We go down near the water and she shows off an area that’s being reclaimed with natural grasses.
“This was completely bare a year ago.”
We pass by the town’s only school, which houses kids from kindergarten all the way to high school. One oddity is a small graveyard that contains the remains of three teachers from long ago. It’s the first time I can recall seeing a graveyard at a school.
We also cruise past a section of the bay, where she stops and points to a sign that explains the local dolphin population.
“The local dolphins here have a hunting pattern than involves what’s called a driver. The driver herds the fish into a wall of waiting dolphins. I’m told this is the only place in the world where this happens.”
I’m getting the feeling that’s probably true of a lot of things in this little, isolated and utterly charming town.
As we pull back into “downtown,” Colson tells me the city recently had a homecoming parade.
“Nobody was watching because everybody in town was in the parade,” she says with an enormous laugh. “Actually, there were a couple people watching but I don’t think they knew what was going on. When the parade passed they got up and ran down to the street to watch it go by again.”
I spend my second and final night in town at the Firefly Resort Cottages, a lovely place on a quiet bay with sunny yellow cottages trimmed out in vivid shades of purple and aquamarine. There’s a shady garden for summer, with a waterfall and speakers playing Jimmy Buffett tunes. I am in heaven.
Of course, the owners, Ian Maki and Darrin Newell, have a story.
“We both worked in Seattle and San Francisco,” Ian tells me. “But we wanted a place where it would be warm all the time. We were thinking of the Gulf of Mexico.”
They had an Airstream and one day in March of 2018 found themselves at the only trailer facility in New Orleans. They were moving west to east and a woman who also was at the camp was moving east to west. They got to talking and then went to their separate trailers. In the morning, they found the woman had given them a written list of 14 places they had to check out. Number four was Cedar Key.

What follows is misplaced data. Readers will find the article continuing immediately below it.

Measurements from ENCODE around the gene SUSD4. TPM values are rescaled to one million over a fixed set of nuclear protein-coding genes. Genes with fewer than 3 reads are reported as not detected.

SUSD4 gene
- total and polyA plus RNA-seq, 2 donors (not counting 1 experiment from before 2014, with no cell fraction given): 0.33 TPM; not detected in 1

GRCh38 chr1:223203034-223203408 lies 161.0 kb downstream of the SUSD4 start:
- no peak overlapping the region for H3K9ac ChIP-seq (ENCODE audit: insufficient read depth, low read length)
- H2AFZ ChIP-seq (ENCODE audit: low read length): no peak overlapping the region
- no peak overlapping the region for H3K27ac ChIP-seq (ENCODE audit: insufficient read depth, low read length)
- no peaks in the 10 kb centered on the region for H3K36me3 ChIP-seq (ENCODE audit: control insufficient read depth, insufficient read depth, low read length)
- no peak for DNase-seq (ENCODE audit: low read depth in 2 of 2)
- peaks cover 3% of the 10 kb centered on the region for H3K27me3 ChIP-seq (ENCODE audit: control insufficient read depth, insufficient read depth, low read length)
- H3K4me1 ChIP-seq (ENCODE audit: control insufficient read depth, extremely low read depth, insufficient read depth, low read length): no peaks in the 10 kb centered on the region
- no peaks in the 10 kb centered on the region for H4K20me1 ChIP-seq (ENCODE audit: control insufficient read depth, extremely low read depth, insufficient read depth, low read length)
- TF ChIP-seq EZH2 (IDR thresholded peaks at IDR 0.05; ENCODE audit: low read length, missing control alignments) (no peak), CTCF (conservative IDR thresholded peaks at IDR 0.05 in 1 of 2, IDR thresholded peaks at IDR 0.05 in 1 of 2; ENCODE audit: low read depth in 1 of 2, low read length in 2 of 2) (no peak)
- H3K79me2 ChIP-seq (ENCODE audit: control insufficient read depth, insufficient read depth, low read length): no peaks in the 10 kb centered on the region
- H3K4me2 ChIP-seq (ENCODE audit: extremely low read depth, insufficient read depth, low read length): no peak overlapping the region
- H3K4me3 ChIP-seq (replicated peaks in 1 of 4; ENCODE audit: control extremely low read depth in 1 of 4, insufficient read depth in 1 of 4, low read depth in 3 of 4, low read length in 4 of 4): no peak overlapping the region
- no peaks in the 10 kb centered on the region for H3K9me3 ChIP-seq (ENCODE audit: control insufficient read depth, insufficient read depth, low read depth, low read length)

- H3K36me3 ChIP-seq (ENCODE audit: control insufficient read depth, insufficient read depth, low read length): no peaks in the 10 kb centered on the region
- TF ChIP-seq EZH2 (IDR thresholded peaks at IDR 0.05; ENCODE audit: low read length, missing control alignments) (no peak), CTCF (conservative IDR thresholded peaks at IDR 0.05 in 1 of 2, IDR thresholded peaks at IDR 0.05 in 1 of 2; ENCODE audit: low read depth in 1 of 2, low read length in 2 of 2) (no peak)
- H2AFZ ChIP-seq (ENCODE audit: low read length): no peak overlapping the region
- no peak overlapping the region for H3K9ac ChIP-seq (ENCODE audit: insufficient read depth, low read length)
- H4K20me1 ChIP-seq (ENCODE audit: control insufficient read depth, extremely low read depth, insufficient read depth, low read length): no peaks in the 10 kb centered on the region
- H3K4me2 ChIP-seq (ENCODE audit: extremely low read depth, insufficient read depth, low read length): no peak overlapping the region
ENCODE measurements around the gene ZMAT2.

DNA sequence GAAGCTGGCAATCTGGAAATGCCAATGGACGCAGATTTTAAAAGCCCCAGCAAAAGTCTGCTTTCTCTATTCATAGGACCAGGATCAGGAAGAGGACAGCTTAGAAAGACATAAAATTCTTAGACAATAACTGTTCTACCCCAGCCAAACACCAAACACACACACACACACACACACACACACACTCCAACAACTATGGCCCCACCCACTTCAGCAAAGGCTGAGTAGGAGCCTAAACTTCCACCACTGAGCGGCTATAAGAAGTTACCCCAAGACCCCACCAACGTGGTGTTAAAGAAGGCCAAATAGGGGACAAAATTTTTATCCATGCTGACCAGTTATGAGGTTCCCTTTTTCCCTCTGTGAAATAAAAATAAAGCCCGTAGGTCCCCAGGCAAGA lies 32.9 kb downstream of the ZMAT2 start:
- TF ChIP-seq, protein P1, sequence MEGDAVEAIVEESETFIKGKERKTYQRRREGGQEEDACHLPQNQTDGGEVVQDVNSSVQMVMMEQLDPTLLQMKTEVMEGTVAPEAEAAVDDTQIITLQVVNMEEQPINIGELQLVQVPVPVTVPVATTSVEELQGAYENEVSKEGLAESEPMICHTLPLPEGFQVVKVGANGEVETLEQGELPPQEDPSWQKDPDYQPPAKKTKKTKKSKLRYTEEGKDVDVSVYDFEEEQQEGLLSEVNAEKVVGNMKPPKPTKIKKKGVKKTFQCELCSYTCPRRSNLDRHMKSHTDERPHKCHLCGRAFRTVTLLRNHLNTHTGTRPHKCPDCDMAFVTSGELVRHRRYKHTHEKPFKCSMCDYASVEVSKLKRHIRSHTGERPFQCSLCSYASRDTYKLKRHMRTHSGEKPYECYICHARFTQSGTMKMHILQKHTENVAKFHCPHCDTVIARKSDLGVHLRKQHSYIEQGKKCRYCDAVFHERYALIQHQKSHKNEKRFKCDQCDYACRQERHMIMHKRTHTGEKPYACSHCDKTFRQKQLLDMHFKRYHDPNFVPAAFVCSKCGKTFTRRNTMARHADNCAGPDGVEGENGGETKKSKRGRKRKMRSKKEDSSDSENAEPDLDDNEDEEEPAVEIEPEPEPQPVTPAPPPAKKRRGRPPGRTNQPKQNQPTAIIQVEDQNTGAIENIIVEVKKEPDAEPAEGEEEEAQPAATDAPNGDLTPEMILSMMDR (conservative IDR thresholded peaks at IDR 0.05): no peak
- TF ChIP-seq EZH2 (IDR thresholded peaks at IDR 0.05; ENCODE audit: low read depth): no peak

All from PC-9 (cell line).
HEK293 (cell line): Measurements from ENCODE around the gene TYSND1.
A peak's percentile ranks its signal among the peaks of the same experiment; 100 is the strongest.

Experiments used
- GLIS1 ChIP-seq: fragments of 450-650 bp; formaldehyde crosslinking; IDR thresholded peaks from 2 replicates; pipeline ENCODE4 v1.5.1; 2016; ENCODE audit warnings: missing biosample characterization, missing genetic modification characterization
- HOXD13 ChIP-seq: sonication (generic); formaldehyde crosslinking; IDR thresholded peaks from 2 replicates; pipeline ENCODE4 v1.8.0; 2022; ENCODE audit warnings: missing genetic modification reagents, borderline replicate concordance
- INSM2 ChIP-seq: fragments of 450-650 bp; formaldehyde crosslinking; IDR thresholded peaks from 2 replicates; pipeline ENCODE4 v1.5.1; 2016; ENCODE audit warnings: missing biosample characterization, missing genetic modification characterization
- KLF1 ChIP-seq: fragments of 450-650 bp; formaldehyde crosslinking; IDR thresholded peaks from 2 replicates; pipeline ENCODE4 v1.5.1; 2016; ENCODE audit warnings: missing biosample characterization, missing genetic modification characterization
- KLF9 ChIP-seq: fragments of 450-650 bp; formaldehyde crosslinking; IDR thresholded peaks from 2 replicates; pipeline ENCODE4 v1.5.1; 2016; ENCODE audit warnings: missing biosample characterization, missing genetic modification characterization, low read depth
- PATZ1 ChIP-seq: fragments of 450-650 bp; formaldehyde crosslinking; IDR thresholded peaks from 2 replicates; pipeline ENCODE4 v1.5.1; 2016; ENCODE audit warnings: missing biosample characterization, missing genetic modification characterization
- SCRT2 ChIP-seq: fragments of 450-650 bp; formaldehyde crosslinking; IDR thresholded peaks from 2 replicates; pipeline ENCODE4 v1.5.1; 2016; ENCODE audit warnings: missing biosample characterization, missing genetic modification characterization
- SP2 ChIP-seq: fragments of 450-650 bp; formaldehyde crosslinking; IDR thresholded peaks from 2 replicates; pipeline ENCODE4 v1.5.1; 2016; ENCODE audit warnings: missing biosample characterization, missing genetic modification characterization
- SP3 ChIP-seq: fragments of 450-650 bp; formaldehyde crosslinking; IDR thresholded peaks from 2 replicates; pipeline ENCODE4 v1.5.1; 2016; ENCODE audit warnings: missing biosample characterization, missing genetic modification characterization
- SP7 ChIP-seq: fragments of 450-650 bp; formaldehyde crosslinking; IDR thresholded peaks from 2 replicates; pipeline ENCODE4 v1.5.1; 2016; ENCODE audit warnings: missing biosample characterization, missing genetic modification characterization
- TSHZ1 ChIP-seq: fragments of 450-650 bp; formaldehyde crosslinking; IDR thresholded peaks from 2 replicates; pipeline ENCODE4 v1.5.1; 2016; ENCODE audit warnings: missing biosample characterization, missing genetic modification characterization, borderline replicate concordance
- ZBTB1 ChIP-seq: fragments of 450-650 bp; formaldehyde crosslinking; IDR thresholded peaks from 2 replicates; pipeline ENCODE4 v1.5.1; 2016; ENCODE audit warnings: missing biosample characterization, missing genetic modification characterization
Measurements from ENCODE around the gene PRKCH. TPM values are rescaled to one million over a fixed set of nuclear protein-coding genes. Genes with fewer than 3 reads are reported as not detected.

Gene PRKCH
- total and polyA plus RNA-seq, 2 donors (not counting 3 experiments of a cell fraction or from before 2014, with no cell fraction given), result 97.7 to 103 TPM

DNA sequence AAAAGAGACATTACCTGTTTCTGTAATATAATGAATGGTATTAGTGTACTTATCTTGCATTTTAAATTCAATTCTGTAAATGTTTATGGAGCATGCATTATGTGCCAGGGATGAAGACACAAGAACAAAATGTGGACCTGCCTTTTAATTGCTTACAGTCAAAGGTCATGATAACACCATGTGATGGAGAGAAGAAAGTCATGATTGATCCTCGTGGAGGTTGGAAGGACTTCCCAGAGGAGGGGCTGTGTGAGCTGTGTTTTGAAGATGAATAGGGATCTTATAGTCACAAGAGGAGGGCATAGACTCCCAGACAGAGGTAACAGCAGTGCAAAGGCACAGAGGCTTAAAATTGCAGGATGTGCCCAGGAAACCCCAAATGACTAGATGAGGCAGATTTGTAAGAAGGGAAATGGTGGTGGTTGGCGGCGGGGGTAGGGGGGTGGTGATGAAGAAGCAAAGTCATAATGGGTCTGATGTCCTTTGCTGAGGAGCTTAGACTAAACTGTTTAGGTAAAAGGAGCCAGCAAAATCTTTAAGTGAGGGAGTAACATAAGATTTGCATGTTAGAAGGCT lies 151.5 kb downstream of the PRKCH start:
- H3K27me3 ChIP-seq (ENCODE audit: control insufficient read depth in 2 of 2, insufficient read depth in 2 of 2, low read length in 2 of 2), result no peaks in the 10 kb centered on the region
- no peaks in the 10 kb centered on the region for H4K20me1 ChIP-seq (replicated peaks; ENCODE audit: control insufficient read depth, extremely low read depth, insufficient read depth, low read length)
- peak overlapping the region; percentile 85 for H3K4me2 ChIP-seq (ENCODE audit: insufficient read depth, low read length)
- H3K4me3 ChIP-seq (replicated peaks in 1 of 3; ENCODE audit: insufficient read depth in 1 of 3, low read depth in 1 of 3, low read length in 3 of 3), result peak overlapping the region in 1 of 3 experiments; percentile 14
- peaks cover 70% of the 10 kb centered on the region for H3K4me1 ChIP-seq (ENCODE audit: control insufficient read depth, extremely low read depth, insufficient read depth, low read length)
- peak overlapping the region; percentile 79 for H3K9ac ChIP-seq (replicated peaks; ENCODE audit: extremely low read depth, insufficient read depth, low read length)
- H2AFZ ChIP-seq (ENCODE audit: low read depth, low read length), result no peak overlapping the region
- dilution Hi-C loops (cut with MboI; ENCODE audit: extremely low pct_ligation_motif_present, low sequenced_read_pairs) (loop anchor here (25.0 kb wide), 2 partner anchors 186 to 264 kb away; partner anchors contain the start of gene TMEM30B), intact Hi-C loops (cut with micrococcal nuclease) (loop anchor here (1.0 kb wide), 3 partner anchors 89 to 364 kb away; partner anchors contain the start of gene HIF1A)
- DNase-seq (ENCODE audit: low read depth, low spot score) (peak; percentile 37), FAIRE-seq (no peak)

“She wrote, ‘You’re going to love it,’” Ian told me.
They drove down and fell in love. They also bought a series of dilapidated (very dilapidated) cottages and went to work. They had everything up and running by October of that year and now have six for rent, all of them cute as a bug’s ear.
When you go to enter your room, you’ll likely find a written message on a chalk board with your name and a welcome note. Inside, you’ll find lovingly appointed rooms with a fresh, Florida fee.
My room, Firefly Cottage, had a nice bed and a TV, plus a sofa and chair, a full, stainless steel refrigerator, a microwave, burners and a small oven. There were colourful glasses and nice cutlery and cooking utensils that looked fresh out Better Homes and Gardens.
They also have new, Cuisinart coffee makers and bring you a package of freshly ground coffee so you can make a pot or a cup in your room.
“We’re from Seattle,” Ian tells me with a laugh. “We have to have good coffee and a good coffee maker, not those crummy little units you see in some hotels.”
My cottage had both a front and a back porch, the back perfect for morning sun and a view of the bay and the front being great for late-day sun.